Woz on the importance of HP in the creation of Apple

For many years, Woz has maintained a series of email lists to pass along news stories, technology he finds interesting, favorite jokes, things like that. A few days ago, Woz shared a link to a brilliant article about Hewlett Packard and the HP-35 calculator.

Here’s a link to the HP story. An amazing read. Hard to overstate just how important HP is in the evolution of Silicon Valley and our tech industry.

If nothing else, jump to the end for the bit about Steve Jobs buying the HP property for Apple’s new HQ. More on that later in this post.

The HP article is a gem. But what I found even more interesting was Woz’s comments on the article. With permission, I’ve quoted Woz’s comments in their entirety below.

My favorite bit:

I sold my own HP-65 for a few hundred dollars to start Apple.


I finished my 3rd year of college in 1972 and took a year off to earn the money to pay for my 4th year myself. My friend Allen Baum interned at HP Labs and Allen told hP about my digital design abilities. I was interviewed and hired as a digital technician/engineer by the calculator lab manager Tom Whitney. I would work for Tom 3 times in my life, including an HP computer division across the street after I declined to move to Corvallis (Alice’s choice was to stay), and also at Apple after we hired Tom as our first lab manager at Apple.

Realize that this HP-35 calculator became the equivalent of the hottest tech products of our times, like the latest iPhone. It was the branding leader for consumer electronic products in this time frame. It was an honor to say that you worked there.

I started a job at HP’s calculator division, APD (Advanced Products Division), in Cupertino. We basically had 2 buildings and even assembled the calculators there. I started by adding some logic and instruction ability to the processor set (2 chips, with the other 3 chips being ROM’s to hold the software that made the calculator work). I wrote programs in Fortran to track every logical node in the chips, printing 0’s and 1’s, to test that my designs would work. HP was impressed with my first job assignment. I was a young engineer (22 years old) with no college degree. HP made me a full-on design engineer at that point. My work turned up in the calculators following the HP-35. That would be the HP-45, HP-65, HP-67 and maybe others. I sold my own HP-65 for a few hundred dollars to start Apple.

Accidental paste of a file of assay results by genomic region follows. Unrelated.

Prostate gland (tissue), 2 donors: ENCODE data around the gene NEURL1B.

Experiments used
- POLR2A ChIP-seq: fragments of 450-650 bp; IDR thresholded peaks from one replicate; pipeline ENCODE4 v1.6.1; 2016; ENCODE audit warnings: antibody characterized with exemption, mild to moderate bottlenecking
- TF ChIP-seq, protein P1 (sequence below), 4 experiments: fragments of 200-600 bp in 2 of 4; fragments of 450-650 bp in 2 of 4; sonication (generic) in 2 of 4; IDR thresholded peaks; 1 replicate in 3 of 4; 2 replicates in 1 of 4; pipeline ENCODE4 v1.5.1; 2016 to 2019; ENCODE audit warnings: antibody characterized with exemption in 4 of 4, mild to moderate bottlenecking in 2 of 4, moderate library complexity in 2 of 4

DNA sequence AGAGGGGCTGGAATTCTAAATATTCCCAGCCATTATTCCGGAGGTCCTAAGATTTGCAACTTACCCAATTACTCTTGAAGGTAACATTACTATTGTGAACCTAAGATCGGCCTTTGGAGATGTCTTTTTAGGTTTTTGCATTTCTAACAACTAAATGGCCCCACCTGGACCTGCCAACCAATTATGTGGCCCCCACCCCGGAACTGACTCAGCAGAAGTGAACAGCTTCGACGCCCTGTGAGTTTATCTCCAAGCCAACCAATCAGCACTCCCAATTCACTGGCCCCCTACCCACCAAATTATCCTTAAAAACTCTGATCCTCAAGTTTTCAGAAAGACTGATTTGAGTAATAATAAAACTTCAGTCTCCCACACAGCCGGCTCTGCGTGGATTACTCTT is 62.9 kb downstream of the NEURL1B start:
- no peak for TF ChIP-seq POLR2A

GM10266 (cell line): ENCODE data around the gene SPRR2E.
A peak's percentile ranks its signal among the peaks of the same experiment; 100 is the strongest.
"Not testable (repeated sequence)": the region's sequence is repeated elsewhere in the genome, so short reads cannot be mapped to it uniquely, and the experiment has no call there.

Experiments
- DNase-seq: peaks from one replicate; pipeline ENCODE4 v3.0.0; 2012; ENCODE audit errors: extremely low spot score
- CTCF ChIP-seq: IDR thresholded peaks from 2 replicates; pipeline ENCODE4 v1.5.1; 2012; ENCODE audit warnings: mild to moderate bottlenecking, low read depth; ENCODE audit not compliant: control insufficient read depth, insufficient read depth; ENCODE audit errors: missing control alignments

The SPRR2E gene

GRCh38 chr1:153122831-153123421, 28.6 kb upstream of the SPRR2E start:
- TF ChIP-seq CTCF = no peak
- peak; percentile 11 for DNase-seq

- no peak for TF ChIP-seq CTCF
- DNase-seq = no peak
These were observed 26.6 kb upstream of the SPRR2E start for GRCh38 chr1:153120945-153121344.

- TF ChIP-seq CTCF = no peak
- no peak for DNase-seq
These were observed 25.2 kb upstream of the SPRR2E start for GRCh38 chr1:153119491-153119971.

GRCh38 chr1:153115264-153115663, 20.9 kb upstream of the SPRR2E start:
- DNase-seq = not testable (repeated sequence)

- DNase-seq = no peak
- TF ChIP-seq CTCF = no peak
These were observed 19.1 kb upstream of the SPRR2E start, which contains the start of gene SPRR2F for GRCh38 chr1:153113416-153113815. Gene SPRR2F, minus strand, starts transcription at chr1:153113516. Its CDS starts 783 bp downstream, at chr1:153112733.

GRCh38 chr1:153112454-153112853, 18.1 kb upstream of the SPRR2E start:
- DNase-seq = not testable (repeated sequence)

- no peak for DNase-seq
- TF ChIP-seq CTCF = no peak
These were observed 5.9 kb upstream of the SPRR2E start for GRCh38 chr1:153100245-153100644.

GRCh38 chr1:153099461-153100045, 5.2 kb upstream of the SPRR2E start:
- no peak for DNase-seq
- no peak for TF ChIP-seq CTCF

Oh, before I started at HP, I actually had bought the precious HP-35 calculator for $395. It cost the equivalent of $5,000 to $10,000 today. How could I afford that, while still in college? The answer is that Jobs and I had made some money selling blue boxes. I sort of owe my success to people who kept me from getting arrested for the blue box activities. It was a close call, but I agree with Steve Jobs that without the blue box we never would have had Apple.

I met and knew and respected and even had good times with the key people mentioned in this article. This included the time in my life where I ran dial-a-joke in my Cupertino apartment.

The comments at the end about location of where Steve Jobs worked are quite wrong. The APD division did move to Corvallis, OR, but not back to Cupertino. Palo Alto is a different location. The property that Apple bought in Cupertino for the ’spaceship’ campus was a different, larger, computer division of HP. But the purchase did include a bit of land just across Pruneridge Avenue, which is where our APD buildings were located. The record about this is not really known, but it’s in one of those 2 buildings where I did most of my computer design and prototyping that became the Apple I and Apple II. I also did a lot of other interesting design work for fun and for outside products there. For the sake of nostalgia, after Apple announced the start of the ‘spaceship’ project, I drove Janet, by memory, to where our APD buildings were and actually recognized them.

The article mentions a wage freeze during the economic downturn of the early 1970’s, around 1973 to be precise. Most companies were laying off 10% of their workers. That meant that the newest, youngest employees were on the street without a job. HP did something different. They cut our work and salaries by 10%. We got one day off every 2 weeks, a Friday. I used those 3-day weekends to drive up to Oregon and visit Jobs and a girlfriend at Reed College in Portland. I always admired HP for this approach. It’s a bit of socialism but it’s like we’re all family in the company and we take care of each other.